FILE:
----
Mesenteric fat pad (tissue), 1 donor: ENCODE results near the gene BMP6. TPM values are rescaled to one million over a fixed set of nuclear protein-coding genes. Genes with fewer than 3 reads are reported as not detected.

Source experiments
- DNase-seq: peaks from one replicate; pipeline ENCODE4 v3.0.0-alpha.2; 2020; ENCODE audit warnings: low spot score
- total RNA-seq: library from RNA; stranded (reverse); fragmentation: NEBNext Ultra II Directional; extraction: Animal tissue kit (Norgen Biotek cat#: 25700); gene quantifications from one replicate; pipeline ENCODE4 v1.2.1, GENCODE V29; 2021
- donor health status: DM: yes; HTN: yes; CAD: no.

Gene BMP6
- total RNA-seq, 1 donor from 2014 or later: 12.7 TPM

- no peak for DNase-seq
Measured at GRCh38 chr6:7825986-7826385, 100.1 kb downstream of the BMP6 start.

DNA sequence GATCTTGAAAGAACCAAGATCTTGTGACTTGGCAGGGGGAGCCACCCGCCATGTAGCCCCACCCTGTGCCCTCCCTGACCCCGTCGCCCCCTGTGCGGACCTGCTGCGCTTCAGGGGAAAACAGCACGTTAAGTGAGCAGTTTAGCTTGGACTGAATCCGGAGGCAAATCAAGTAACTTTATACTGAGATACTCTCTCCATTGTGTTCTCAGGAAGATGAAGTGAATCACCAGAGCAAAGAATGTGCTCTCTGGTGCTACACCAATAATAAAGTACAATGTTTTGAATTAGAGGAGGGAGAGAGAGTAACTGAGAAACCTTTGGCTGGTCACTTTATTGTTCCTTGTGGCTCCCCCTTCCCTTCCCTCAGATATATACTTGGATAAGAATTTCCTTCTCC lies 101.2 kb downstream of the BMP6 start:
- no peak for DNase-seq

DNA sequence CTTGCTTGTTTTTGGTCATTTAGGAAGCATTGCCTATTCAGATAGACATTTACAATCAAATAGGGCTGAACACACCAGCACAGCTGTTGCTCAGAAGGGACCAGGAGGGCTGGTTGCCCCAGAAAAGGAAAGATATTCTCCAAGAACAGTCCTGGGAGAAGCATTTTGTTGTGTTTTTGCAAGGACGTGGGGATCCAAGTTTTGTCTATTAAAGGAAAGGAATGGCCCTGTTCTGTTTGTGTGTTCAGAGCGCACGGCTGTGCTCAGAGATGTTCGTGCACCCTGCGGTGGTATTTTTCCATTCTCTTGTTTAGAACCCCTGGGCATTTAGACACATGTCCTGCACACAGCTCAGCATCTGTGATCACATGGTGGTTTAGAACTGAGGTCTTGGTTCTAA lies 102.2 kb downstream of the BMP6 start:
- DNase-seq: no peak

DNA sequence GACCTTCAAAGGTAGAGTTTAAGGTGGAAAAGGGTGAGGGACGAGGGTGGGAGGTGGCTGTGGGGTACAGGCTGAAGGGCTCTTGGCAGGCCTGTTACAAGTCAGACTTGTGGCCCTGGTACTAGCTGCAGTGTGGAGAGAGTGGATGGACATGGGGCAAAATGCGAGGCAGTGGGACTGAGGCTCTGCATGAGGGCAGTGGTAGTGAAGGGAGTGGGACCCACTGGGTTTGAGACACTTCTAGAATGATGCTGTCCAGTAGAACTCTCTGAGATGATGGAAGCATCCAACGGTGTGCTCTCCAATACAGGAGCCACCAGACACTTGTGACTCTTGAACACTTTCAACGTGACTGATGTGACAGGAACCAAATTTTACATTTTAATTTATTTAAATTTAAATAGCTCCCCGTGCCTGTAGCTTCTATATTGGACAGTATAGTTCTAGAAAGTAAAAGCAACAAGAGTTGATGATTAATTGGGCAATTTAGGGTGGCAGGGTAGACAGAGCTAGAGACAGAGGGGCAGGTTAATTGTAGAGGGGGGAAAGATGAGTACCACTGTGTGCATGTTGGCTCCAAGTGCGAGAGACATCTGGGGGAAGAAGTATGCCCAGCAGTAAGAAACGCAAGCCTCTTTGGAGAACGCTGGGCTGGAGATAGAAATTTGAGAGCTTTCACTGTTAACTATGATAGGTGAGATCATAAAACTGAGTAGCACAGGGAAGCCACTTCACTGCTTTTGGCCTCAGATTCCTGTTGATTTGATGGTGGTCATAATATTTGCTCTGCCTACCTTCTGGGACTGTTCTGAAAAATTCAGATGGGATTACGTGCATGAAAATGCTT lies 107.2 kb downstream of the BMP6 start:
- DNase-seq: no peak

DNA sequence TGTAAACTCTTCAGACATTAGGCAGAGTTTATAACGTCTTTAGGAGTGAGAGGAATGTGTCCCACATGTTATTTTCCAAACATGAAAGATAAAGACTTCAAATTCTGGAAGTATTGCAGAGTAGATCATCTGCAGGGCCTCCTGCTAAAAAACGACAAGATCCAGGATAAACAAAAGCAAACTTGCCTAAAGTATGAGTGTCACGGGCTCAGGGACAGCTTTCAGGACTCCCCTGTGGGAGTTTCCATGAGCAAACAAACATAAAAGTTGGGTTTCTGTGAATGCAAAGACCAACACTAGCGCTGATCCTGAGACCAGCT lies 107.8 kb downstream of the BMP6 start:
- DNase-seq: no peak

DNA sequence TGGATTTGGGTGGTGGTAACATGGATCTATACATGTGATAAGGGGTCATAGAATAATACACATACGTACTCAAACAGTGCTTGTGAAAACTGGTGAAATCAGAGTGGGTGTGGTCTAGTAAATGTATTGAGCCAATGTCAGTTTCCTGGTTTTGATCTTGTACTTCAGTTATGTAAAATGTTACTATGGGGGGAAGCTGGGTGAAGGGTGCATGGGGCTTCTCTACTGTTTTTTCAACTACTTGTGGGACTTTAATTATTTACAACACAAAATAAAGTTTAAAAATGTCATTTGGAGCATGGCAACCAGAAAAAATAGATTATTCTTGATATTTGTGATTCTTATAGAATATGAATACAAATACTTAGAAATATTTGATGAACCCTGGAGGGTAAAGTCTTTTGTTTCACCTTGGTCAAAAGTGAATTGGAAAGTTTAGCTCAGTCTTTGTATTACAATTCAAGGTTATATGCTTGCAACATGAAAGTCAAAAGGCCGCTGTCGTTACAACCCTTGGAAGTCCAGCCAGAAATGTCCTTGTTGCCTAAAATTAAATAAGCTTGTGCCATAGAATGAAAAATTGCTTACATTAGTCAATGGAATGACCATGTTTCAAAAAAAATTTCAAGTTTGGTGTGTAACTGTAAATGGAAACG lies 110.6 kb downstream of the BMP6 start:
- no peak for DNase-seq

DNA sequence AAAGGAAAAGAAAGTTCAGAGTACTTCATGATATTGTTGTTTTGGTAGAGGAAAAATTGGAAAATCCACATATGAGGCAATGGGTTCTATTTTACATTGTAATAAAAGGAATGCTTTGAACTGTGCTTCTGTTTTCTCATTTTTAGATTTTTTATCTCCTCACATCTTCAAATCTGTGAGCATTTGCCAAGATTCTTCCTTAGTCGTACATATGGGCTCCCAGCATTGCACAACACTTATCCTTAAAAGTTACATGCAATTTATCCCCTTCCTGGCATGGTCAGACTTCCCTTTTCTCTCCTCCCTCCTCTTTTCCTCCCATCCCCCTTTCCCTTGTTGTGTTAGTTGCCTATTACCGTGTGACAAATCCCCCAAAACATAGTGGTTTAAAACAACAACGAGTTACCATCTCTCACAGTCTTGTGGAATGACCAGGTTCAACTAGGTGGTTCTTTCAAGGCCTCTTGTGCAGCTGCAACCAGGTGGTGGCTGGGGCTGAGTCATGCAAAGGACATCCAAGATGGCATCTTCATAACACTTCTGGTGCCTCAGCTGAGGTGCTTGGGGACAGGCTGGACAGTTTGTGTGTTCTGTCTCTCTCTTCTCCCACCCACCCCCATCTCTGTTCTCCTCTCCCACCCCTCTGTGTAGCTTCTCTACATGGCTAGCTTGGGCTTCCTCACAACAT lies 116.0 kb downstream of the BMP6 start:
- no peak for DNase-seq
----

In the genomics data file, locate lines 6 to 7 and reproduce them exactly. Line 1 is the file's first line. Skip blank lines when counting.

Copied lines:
Gene BMP6
- total RNA-seq, 1 donor from 2014 or later: 12.7 TPM